Since 2011, Libya has suffered repeated conflicts that left critical infrastructure and basic social services destroyed. The violence continues in some parts of Tripoli.
All over the country public facilities are not only affected directly by the conflict, but are also in a state of neglect due to the lack of maintenance.
Data from WHO reveals that 17 out of 97 hospitals are closed and only four hospitals are functioning at only 75–80 percent capacity. Over 20 percent of primary health care facilities are closed.
Atia Kaseh General Hospital is the largest and oldest medical centre in the southeast region. It serves more than 80,000 people in Al-Kufra and neighbouring cities such as Tazirbu and Rabiana.
The medical centre was damaged by the conflicts that the city witnessed in recent years and its upkeep had been neglected.
“I was born in Al Kufra and studied nursing here. All newborns in the city of Al Kufra and nearby villages are born in Atia Al-Kaseh Hospital, which had not been rehabilitated since 2006,” said Fatima Musa, who works in the hospital as a nurse.
“Sometimes the patients entered directly to the operation rooms or the ICU because there was no emergency department. Then, we had to stop the operations and deal with the new patients,” she says.
When hospitals cannot perform all their functions, people are forced to travel long distances to get healthcare. Finding safe transportation is not easy. Ambulances are not readily available, nor are they free.
“I was forced to travel more than 1,000 kilometres to Benghazi or Ajdabiya for any surgery, especially when my wife was about to give birth. The hospital wasn’t close, but the level of services was very low. It was not easy for people to get a critical surgery under these circumstances,” says Fathi Mohamed, father of four. “I remember when my wife was about to give birth to my second son Abubaker. She needed a surgical intervention. At that time, Al-Kufra airport was closed because of the clashes, so we had to travel on dangerous and decrepit roads to reach Benghazi for a caesarean.”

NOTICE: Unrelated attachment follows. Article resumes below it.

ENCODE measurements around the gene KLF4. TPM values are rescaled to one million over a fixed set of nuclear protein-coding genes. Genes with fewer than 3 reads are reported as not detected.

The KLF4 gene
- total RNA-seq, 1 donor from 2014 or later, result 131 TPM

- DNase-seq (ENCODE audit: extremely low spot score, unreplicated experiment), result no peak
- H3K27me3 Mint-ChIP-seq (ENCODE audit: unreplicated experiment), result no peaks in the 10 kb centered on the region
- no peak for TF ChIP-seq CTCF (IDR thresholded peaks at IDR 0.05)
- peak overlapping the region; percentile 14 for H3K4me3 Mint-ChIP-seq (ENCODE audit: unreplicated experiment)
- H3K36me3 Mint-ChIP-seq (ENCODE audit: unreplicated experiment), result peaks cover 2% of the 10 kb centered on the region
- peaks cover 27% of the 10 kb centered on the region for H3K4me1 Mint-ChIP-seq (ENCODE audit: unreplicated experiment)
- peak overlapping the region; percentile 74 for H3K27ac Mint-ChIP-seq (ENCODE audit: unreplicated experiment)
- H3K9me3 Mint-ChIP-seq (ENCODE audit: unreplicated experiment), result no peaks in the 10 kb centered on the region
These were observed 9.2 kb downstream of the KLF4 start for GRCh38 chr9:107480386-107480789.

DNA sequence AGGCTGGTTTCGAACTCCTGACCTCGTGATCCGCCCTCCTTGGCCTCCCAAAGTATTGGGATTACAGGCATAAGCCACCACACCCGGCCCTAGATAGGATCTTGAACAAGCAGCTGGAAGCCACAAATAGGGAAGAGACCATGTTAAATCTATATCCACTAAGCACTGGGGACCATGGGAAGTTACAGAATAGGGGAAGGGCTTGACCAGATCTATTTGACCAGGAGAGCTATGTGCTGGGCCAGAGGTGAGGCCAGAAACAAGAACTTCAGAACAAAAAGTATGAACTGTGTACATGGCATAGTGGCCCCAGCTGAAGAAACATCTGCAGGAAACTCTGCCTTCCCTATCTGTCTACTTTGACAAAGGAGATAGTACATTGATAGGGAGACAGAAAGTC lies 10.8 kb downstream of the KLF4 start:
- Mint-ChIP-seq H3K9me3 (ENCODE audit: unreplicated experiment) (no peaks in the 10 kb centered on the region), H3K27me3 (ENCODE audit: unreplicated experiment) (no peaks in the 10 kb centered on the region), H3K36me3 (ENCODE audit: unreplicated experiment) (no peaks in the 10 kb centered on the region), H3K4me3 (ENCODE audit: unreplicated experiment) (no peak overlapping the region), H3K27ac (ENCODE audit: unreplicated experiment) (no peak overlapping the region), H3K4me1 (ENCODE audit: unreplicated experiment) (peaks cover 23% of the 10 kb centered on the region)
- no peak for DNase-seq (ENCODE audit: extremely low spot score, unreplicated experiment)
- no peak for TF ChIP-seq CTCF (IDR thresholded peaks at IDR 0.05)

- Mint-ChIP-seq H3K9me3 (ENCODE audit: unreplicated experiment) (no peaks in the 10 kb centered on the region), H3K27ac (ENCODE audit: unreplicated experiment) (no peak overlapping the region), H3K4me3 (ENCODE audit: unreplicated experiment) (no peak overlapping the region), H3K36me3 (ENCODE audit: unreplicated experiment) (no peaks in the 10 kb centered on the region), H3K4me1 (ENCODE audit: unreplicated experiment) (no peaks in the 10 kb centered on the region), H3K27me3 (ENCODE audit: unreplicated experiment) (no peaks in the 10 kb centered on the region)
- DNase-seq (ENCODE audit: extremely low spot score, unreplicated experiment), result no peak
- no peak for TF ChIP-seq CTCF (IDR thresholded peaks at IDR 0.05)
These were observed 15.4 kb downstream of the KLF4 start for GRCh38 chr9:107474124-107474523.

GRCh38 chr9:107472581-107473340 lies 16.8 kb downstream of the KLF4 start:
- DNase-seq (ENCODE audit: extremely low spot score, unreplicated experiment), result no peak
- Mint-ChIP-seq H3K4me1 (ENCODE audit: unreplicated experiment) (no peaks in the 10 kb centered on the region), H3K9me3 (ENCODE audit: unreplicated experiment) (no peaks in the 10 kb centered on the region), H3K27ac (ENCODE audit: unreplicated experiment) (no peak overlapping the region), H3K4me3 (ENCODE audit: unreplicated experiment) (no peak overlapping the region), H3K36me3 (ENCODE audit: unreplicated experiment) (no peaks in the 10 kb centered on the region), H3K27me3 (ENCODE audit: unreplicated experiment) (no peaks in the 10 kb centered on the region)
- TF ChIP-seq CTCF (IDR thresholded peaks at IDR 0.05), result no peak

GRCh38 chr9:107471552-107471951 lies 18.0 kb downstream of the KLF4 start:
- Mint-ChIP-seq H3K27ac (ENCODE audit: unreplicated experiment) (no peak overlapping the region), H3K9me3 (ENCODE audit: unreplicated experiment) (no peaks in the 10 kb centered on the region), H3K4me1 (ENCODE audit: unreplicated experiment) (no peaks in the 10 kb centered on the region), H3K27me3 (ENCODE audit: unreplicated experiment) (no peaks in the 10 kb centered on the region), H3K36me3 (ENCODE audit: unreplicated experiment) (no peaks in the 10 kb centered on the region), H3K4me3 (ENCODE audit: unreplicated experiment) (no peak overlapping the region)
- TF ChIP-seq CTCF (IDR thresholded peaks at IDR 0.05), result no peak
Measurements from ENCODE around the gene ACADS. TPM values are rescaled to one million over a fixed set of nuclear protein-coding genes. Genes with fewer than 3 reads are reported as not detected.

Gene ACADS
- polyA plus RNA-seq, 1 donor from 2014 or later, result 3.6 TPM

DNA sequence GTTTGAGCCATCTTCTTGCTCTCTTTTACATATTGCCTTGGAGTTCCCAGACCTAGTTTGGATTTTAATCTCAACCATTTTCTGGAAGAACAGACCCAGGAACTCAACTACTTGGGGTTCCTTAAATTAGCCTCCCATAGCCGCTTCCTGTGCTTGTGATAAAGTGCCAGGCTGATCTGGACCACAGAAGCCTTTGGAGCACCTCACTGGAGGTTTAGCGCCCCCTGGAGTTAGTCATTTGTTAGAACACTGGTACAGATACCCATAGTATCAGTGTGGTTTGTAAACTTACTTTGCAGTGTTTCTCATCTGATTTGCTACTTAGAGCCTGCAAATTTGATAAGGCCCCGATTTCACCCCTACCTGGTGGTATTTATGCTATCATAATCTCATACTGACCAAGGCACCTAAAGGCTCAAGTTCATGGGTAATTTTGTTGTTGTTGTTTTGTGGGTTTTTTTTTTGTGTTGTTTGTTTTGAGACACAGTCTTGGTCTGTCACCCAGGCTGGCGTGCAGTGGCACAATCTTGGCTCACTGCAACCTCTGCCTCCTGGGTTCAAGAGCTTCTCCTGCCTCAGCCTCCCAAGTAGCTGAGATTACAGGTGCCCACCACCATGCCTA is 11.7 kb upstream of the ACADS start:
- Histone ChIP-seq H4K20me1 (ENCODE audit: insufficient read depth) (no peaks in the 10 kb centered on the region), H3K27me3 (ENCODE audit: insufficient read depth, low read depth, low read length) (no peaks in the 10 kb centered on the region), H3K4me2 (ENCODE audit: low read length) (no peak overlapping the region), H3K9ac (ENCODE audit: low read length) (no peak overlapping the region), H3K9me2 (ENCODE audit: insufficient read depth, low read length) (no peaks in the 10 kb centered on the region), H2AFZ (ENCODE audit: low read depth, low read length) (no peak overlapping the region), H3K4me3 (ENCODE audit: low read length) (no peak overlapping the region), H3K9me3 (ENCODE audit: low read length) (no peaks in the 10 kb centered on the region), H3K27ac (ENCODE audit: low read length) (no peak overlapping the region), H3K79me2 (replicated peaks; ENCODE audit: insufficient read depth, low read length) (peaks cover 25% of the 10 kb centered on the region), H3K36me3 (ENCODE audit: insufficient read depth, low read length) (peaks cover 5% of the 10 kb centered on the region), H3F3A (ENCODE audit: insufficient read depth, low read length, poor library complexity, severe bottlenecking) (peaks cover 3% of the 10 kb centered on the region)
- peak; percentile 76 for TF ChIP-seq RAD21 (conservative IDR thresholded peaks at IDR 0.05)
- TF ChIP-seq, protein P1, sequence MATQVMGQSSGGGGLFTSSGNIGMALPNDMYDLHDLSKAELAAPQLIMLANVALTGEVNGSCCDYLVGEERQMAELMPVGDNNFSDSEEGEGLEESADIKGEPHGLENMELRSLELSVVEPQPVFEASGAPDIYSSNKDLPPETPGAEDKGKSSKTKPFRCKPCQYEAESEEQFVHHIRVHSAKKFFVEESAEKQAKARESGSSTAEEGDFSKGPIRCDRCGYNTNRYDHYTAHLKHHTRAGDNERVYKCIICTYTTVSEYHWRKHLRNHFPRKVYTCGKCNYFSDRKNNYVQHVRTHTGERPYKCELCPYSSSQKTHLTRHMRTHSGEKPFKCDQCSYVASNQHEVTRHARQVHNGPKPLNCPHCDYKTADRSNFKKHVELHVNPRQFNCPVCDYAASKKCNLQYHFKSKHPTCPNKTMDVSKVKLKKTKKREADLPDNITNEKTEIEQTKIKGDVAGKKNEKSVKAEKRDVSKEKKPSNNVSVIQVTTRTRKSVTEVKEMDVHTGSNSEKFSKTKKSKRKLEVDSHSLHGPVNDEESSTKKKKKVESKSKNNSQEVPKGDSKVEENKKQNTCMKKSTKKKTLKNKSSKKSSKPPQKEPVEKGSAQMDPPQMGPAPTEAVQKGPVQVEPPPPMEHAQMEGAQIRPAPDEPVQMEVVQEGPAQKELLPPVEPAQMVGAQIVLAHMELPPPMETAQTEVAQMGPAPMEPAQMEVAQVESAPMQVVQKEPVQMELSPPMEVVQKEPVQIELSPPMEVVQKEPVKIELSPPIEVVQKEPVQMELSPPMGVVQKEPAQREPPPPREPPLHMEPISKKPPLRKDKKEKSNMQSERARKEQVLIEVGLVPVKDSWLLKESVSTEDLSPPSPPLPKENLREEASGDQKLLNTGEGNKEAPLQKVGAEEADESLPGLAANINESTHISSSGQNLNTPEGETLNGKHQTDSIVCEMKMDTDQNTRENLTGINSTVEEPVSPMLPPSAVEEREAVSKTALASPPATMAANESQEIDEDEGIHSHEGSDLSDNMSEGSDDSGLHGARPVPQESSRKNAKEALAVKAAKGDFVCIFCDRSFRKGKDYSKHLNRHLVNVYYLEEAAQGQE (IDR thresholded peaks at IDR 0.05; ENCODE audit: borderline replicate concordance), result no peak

“I know several of my relatives who had to travel to the city of Benghazi or Ajdabia when it’s time for childbirth, because they did not trust the capabilities of Al-Kufra hospital,” says Fatima.
“Al-Kufra Ambulance Services supports all people without exception, but we had moments in which people with heart diseases were fearing for their life because they have to face dangerously long wait times for transportation,” says Ibrahim Bulhassin, ambulance driver at Al-Kufra General Hospital.
UNDP Libya is responding to the short-term urgent needs of the people while providing long term and sustainable solutions. The goal is to bring immediate help, as well as to lay the foundations for a better future. UNDP is helping authorities to provide basic services to citizens across the country, ensuring that communities not only cope and recover from crisis, but also move towards lasting peace and sustainable development.
With funds from the European Union and in partnership with the Ministry of Local Governance and Al-Kufra Municipality, UNDP has renovated the pediatric, gynecological, surgical and emergency department at Atia Kaseh General Hospital and provided it with two intensive care ambulances and two fully-equipped operating theatres.
“We have faced several challenges inside the hospital. With UNDP intervention we overcame them. The rehabilitation targeted several departments inside the hospital such as the emergency department, hospital façade and the main entrance, operating rooms, the intensive care unit, and the department of obstetrics and gynecology, which have had a special impact on patients,” said Dr. Ali Saleh Akanishi, Deputy Director of Atia Al-Kassah General Hospital.
Fatima says one of the main challenges was overcrowding and disorganization.
“Now that a new emergency department has been built we are better organized. The patients don’t go to the operating room or ICU before passing through the reception and the emergency department,” she says.
Local women now feel safer, knowing that don’t have to travel 1,000 kilometres for a cesarean section.
“They trust the hospital because is clean and organized. Some of them told us that entering the obstetrics and gynecology department feels like entering a hotel lobby,” Fatima says.
The newly-renovated hospital is in big demand — about 500 people are treated there every day.
“As a nurse operating in the operating room for seven years, I am very proud of being involved in several critical surgeries. No doubt, there is no greater feeling as the feeling of saving a human life,” Fatima says.
Story by UNDP Libya; photos by UNDP Libya/Emraja Taher